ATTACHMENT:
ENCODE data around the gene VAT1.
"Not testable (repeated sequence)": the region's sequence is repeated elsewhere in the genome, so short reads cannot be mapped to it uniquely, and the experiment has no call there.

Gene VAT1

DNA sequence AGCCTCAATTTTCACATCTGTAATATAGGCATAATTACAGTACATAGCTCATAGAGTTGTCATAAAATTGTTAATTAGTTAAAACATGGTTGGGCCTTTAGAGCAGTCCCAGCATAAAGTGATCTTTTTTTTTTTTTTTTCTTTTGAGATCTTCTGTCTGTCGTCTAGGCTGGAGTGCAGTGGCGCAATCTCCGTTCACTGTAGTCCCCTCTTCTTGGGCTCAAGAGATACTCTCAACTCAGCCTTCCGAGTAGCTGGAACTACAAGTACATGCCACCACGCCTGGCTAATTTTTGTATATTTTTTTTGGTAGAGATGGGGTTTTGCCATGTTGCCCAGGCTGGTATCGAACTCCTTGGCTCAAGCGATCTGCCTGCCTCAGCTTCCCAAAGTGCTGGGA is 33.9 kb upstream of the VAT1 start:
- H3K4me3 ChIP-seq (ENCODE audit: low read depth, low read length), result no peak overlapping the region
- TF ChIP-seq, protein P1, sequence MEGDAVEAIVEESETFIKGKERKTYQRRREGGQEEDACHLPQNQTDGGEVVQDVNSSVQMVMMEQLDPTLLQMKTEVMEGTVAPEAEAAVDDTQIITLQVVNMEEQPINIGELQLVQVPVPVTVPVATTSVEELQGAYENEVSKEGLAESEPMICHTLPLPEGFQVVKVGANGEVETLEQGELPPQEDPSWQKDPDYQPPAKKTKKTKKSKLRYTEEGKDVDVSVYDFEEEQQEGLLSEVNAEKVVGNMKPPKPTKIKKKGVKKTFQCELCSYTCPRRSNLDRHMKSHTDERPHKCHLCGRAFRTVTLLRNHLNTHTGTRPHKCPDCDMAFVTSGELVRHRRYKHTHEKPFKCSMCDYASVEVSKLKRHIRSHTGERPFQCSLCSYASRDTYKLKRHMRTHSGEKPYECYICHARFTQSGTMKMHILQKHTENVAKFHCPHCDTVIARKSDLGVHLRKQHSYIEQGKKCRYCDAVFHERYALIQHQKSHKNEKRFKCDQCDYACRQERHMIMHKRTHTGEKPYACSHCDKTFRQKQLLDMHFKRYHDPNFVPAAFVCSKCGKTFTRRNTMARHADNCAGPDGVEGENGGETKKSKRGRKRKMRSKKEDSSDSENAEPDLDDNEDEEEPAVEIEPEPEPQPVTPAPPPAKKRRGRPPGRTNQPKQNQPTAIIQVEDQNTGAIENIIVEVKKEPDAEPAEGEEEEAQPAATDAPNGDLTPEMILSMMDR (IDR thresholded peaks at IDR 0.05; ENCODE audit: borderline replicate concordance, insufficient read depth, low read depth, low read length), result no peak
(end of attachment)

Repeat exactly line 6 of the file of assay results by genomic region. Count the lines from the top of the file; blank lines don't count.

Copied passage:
- TF ChIP-seq, protein P1, sequence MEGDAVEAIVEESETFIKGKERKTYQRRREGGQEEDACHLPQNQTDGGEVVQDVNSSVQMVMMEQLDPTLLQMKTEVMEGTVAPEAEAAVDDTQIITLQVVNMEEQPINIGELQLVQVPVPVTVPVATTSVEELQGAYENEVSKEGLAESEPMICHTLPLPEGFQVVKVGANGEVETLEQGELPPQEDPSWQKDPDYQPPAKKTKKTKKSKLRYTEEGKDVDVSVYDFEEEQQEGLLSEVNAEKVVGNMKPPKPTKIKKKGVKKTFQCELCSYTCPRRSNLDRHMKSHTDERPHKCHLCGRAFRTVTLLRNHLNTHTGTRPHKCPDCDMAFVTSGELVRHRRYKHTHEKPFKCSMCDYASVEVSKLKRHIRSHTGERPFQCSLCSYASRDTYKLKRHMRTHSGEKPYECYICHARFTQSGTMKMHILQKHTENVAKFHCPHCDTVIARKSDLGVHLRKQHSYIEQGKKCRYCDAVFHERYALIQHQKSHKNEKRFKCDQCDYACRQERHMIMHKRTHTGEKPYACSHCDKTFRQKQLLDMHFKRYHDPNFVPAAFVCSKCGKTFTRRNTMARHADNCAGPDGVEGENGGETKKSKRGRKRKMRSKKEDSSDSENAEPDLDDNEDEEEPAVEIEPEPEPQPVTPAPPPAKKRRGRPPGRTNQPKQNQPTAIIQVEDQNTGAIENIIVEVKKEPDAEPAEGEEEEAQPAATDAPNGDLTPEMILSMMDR (IDR thresholded peaks at IDR 0.05; ENCODE audit: borderline replicate concordance, insufficient read depth, low read depth, low read length), result no peak